I wasn’t kidding before when I said that this book moves at a sharp clip. My six-year-old daughter has taken to watching me as I read middle grade novels for 9-12 year olds, asking every 30 seconds or so, “So what’s happening now?” (apparently actually reading the book to her is out of the question). With most stories that amount of time wouldn’t yield a lot of change. With this book, I honestly had new information to impart with every update. Then I read ahead 30 pages or so, so when she asked for a summary I had to tell her about the rescued boy with the crow and the witch who’s about to be burned and the bandit that almost catches them and more and more and more. All in 30 pages! Considering the fact that the book could potentially have come across as a long slog across the Scottish countryside, the fact that Magras is able to zip the reader from point to point effortlessly without sacrificing character development along the way is more than admirable.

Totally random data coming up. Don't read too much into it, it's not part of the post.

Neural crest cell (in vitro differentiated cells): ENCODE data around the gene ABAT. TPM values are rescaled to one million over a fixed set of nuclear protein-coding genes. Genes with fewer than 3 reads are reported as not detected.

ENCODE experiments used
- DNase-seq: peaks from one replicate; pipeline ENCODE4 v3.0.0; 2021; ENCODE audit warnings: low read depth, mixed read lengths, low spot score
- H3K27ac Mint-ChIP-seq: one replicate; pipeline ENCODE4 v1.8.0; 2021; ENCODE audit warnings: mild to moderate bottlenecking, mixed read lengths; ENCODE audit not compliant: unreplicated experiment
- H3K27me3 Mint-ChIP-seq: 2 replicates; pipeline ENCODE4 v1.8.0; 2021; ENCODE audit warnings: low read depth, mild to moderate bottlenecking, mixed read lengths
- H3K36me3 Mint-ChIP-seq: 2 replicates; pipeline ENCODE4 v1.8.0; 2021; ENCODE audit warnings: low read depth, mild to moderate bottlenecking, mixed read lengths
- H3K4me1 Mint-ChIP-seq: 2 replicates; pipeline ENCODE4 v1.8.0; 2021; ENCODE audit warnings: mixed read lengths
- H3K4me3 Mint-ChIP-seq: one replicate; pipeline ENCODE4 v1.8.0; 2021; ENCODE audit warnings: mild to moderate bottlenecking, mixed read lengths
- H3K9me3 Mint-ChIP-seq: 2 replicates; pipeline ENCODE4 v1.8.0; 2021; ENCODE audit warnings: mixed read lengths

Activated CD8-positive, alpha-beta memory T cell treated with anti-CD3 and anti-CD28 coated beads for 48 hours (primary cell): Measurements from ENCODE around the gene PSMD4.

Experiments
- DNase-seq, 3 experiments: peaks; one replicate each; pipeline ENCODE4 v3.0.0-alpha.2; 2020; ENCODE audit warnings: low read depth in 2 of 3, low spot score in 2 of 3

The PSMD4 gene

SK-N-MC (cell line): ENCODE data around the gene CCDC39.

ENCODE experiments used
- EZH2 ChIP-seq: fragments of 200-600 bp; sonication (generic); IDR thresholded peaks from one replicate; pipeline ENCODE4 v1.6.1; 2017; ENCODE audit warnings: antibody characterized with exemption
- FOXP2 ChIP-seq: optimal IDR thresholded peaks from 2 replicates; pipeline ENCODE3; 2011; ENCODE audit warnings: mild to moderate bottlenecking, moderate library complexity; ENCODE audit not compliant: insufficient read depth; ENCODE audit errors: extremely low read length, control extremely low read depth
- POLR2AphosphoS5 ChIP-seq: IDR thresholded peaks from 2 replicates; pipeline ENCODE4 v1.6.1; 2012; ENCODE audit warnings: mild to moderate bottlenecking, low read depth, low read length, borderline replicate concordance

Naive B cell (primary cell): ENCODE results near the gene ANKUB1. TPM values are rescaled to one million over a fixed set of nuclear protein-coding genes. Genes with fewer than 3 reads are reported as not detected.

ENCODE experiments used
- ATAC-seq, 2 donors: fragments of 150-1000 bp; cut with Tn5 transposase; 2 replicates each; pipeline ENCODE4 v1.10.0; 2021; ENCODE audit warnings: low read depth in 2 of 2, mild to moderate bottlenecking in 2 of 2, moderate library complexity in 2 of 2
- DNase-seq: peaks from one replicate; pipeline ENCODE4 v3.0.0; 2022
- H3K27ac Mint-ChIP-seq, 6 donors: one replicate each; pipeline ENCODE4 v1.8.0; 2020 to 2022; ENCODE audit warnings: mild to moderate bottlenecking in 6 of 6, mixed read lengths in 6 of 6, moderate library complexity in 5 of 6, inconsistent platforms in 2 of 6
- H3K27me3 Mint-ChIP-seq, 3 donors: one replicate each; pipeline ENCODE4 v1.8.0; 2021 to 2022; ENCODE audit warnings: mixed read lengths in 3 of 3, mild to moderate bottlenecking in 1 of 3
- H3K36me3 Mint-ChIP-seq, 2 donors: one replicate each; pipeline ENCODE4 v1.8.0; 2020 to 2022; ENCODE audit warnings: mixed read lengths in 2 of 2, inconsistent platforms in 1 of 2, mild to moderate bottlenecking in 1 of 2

There is another way in which the writer is able to keep the book moving. As an author, Magras utilizes a clever trick to keep the reader from dwelling too long in Drest’s head alone. To guide her choices (and her chances) Drest imagines the voices of her brothers and father in times of strife. What this means for the reader is a continually amusing, and very comforting (in its way) stream of advice and counter advice from men that won’t always agree with one another, even if they’re merely imaginary. And you’re certainly not bored.